In order to share files with other GNUnet users, the files must first be made available to GNUnet. GNUnet does not automatically share all files from a certain directory (however, you can do this with the gnunet-auto-share tool). In fact, even files that are downloaded are not automatically shared. In order to start sharing files, the files must be added either using gnunet-publish or a graphical interface such as gnunet-fs-gtk. The command line tool gnunet-publish is more useful if many files are supposed to be added. gnunet-publish can automatically publish batches of files, recursively publish directories, create directories that can be browsed within GNUnet and publish file lists in a namespace. When run on a directory, gnunet-publish will always recursively publish all of the files in the directory. gnunet-publish can automatically extract keywords from the files that are shared. Users that want to download files from GNUnet use keywords to search for the appropriate content. You can disable keyword extraction with the -D option. You can manually add keywords using the -k option. The keywords are case-sensitive. In addition to searching for files by keyword, GNUnet allows organizing files into directories. With directories, the user only needs to find the directory in order to be able to download any of the files listed in the directory. Directories can contain pointers to other directories. With gnunet-publish, it is easy to create new directories simultaneously when adding the files. Simply pass the name of a directory instead of a file. Since keywords can be spammed (any user can add any content under any keyword), GNUnet supports namespaces. A namespace is a subset of the searchspace into which only the holder of a certain pseudonym can add content. Any GNUnet user can create any number of pseudonyms using gnunet-pseudonym. Pseudonyms are stored in the user's GNUnet directory. While pseudonyms are locally identified with an arbitrary string that the user selects when the pseudonym is created, the namespace is globally known only under the hash of the public key of the pseudonym. Since only the owner of the pseudonym can add content to the namespace, it is impossible for other users to pollute the namespace. gnunet-publish automatically publishes the top-directory (or the only file if only one file is specified) into the namespace if a pseudonym is specified. It is possible to update content in GNUnet if that content was placed and obtained from a particular namespace. Updates are only possible for content in namespaces since this is the only way to assure that a malicious party can not supply counterfeited updates. Note that an update with GNUnet does not make the old content unavailable, GNUnet merely allows the publisher to point users to more recent versions. You can use the -N option to specify the future identifier of an update. When using this option, a GNUnet client that finds the current (-t) identifier will automatically begin a search for the update (-N) identifier. If you later publish an update under the (-N) identifier, both results will be given to the user. You can use automatic meta-data extraction (based on libextractor) or the command-line option -m to specify meta-data. For the -m option you need to use the form keyword-type:value. For example, use "-m os:Linux" to specify that the operating system is Linux. Common meta-data types are "author", "title" , "mimetype", "filename", "language", "subject" and "keywords". A full list can be obtained from the extract tool using the option --list. The meta-data is used to help users in searching for files on the network. The keywords are case-sensitive. GNUnet supports two styles of publishing files on the network. Publishing a file means that a copy of the file is made in the local (!) database of the node. Indexing a file means that an index is added to the local (!) database with symbolic links to the file itself. The links will use the SHA-512 hash of the entire file as the filename. Indexing is generally significantly more efficient and the default choice. However, indexing only works if the indexed file can be read (using the same absolute path) by gnunet-service-fs. If this is not the case, indexing will fail (and gnunet-publish will automatically revert to publishing instead). Regardless of which method is used to publish the file, the file will be slowly (depending on how often it is requested and on how much bandwidth is available) dispersed into the network. If you publish or index a file and then leave the network, it will almost always NOT be available anymore. -c FILENAME, --config=FILENAME Use alternate config file (if this option is not specified, the default is ~/.config/gnunet.conf). -D, --disable-extractor Disable use of GNU libextractor for finding additional keywords and metadata. -e, --extract Print the list of keywords that will be used for each file given the current options. Do not perform any indexing or publishing. -h, --help Print a brief help page with all the options. -k KEYWORD, --key=KEYWORD additional key to index the content with (to add multiple keys, specify multiple times). Each additional key is case-sensitive. Can be specified multiple times. The keyword is only applied to the top-level file or directory. -L LOGLEVEL, --loglevel=LOGLEVEL Change the loglevel. Possible values for LOGLEVEL are ERROR, WARNING, INFO and DEBUG. -m TYPE:VALUE, --meta=TYPE:VALUE For the main file (or directory), set the metadata of the given TYPE to the given VALUE. Note that this will not add the respective VALUE to the set of keywords under which the file can be found. -n, --noindex Executive summary: You probably don't need it. Do not index, full publishing. Note that directories, RBlocks, SBlocks and IBlocks are always published (even without this option). With this option, every block of the actual files is stored in encrypted form in the block database of the local peer. While this adds security if the local node is compromised (the adversary snags your machine), it is significantly less efficient compared to on-demand encryption and is definitely not recommended for large files. -N ID, --next=ID Specifies the next ID of a future version of the SBlock. This option is only valid together with the -P option. This option can be used to specify what the identifier of an updated version will look like. Note that specifying -i and -N without -t is not allowed. -p PRIORITY, --prio=PRIORITY Executive summary: You probably don't need it. Set the priority of the published content (default: 365). If the local database is full, GNUnet will discard the content with the lowest ranking. Note that ranks change over time depending on popularity. The default should be high enough to preserve the locally published content in favor of content that migrates from other peers. -P NAME, --pseudonym=NAME For the top-level directory or file, create an SBlock that places the file into the namespace specified by the pseudonym NAME. -r LEVEL, --replication=LEVEL Set the desired replication level. If CONTENT_PUSHING is set to YES, GNUnet will push each block (for the file) LEVEL times to other peers before doing normal "random" replication of all content. This option can be used to push some content out into the network harder. Note that pushing content LEVEL times into the network does not guarantee that there will actually be LEVEL replicas. -s, --simulate-only When this option is used, gnunet-publish will not actually publish the file but just simulate what would be done. This can be used to compute the GNUnet URI for a file without actually sharing it. -t ID, --this=ID Specifies the ID of the SBlock. This option is only valid together with the -s option. -u URI, --uri=URI This option can be used to specify the URI of a file instead of a filename (this is the only case where the otherwise mandatory filename argument must be omitted). Instead of publishing a file or directory and using the corresponding URI, gnunet-publish will use this URI and perform the selected namespace or keyword operations. This can be used to add additional keywords to a file that has already been shared or to add files to a namespace for which the URI is known but the content is not locally available. -v, --version Print the version number. -V, --verbose Be verbose. Using this option causes gnunet-publish to print progress information and at the end the file identification that can be used to download the file from GNUnet.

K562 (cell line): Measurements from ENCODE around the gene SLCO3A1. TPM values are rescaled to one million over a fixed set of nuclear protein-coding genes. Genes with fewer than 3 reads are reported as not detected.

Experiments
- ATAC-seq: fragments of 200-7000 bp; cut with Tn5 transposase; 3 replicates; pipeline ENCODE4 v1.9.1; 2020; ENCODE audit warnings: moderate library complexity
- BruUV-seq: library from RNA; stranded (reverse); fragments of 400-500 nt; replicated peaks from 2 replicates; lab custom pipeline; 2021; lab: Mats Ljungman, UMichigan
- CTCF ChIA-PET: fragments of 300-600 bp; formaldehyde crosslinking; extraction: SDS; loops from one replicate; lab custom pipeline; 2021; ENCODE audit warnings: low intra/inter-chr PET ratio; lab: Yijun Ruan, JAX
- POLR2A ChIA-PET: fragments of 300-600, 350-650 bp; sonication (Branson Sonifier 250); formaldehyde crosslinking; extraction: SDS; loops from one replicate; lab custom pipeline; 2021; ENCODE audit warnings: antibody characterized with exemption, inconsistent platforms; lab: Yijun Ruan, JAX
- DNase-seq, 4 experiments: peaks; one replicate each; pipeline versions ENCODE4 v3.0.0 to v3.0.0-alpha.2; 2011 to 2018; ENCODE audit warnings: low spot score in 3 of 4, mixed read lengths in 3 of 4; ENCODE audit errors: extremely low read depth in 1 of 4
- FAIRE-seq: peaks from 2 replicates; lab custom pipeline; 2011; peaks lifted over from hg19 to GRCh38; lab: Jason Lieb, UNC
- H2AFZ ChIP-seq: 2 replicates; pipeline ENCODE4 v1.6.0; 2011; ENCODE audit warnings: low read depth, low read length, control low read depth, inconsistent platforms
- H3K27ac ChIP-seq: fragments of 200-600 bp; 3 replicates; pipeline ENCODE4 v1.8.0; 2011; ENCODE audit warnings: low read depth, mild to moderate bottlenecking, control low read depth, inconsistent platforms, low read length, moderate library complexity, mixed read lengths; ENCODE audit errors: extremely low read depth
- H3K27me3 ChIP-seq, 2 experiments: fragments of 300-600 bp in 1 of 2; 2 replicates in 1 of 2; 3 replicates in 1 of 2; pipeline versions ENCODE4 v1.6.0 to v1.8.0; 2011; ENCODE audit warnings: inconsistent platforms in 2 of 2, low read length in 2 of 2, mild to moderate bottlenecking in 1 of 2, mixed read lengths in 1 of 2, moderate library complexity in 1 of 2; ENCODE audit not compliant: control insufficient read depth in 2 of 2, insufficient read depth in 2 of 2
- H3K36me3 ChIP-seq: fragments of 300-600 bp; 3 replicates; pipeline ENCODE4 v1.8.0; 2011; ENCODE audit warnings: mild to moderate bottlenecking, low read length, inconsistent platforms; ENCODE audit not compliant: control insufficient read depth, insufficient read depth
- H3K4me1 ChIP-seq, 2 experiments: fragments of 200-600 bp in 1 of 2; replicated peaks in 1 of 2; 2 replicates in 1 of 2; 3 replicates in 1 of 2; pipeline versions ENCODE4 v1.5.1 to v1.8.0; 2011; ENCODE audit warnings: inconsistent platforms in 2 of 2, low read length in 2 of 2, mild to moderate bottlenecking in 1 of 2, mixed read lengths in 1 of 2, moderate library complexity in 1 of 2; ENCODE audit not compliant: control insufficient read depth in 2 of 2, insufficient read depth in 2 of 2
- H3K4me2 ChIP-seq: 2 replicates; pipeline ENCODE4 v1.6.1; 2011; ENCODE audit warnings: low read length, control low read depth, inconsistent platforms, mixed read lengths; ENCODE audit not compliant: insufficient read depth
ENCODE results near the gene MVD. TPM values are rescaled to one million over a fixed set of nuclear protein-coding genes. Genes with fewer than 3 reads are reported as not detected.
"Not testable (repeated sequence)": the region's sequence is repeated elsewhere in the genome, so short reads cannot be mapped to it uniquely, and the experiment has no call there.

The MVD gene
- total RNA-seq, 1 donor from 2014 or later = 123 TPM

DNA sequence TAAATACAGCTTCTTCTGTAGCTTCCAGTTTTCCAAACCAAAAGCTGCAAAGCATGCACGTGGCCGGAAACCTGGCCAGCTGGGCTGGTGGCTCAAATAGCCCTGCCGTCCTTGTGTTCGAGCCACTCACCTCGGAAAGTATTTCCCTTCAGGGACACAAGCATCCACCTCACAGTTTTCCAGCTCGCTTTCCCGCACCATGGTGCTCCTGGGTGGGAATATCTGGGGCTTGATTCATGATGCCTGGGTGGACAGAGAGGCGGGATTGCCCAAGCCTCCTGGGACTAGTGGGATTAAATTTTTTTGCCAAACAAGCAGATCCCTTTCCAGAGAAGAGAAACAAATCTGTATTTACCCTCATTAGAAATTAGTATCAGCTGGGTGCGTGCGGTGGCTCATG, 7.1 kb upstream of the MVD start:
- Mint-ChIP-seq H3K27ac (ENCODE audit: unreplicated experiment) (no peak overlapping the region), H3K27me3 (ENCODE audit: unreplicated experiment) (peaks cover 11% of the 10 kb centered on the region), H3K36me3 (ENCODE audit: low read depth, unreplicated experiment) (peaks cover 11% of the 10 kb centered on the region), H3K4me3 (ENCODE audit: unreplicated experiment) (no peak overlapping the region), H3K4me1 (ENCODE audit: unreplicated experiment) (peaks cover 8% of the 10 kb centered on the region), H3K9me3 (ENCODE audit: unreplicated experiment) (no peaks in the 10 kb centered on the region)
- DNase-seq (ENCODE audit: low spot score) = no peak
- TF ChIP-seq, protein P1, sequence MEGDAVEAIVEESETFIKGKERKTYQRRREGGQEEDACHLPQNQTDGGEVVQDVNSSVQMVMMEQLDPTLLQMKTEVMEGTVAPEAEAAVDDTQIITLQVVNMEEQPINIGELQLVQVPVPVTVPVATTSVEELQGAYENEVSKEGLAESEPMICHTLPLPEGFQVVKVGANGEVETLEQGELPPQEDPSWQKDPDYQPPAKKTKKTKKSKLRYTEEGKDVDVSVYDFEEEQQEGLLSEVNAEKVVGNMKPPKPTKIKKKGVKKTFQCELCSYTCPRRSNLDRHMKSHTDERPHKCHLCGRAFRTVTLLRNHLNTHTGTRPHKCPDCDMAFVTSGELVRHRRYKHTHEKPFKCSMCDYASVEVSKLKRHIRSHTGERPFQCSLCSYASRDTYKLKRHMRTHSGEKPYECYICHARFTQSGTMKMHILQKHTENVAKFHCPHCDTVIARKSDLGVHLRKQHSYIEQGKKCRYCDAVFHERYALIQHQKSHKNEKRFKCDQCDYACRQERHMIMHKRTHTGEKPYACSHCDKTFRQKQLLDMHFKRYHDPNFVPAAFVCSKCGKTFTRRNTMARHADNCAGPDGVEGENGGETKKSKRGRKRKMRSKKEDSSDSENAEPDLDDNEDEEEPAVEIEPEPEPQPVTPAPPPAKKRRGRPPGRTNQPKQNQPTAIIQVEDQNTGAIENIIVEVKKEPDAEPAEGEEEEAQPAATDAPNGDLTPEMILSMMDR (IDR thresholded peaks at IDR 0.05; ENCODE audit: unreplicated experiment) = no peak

SETTING ANONYMITY LEVEL